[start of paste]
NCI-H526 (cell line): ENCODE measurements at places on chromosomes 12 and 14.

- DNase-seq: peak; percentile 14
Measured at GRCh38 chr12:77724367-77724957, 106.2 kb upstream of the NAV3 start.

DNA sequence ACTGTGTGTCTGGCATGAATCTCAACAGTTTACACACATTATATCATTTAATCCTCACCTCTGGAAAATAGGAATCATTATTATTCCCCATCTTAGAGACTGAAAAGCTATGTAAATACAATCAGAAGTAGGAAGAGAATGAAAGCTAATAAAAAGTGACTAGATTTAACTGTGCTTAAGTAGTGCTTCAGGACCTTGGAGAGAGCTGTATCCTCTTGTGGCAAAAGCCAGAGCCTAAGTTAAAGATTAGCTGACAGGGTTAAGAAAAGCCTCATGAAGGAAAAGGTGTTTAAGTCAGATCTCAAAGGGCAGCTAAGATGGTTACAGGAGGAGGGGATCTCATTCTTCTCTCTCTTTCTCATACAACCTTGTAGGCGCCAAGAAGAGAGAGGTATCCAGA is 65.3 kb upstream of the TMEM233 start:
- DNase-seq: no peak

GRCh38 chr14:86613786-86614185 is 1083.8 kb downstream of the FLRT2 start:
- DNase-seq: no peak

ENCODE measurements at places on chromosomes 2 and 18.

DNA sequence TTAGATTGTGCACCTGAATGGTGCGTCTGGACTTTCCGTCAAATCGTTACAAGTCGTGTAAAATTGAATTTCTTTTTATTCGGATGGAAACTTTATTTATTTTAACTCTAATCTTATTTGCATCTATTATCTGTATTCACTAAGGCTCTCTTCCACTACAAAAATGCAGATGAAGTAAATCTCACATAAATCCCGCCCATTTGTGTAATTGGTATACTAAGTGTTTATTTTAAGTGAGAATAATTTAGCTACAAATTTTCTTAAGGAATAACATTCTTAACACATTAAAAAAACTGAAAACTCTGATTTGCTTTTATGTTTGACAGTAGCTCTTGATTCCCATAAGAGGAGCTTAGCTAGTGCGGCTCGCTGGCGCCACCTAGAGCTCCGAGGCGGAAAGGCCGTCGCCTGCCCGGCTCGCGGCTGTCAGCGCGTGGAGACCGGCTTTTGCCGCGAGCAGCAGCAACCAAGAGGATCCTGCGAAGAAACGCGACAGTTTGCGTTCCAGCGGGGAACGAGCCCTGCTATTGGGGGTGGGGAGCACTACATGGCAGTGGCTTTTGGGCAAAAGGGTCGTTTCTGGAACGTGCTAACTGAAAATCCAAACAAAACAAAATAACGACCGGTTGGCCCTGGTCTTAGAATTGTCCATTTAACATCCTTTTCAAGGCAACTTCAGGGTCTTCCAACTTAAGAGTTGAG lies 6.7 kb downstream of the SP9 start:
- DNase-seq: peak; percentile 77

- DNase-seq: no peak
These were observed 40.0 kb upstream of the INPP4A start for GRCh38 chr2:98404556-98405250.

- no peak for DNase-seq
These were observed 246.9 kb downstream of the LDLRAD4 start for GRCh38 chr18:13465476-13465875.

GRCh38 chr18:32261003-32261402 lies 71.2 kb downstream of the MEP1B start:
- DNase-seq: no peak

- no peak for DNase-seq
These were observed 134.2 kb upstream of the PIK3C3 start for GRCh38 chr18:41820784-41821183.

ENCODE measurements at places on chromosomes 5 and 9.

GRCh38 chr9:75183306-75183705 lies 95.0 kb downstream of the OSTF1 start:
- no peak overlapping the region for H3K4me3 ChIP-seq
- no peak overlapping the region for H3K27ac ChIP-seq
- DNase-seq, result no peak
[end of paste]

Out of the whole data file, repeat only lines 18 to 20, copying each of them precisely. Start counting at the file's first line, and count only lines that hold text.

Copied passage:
These were observed 134.2 kb upstream of the PIK3C3 start for GRCh38 chr18:41820784-41821183.

ENCODE measurements at places on chromosomes 5 and 9.

GRCh38 chr9:75183306-75183705 lies 95.0 kb downstream of the OSTF1 start: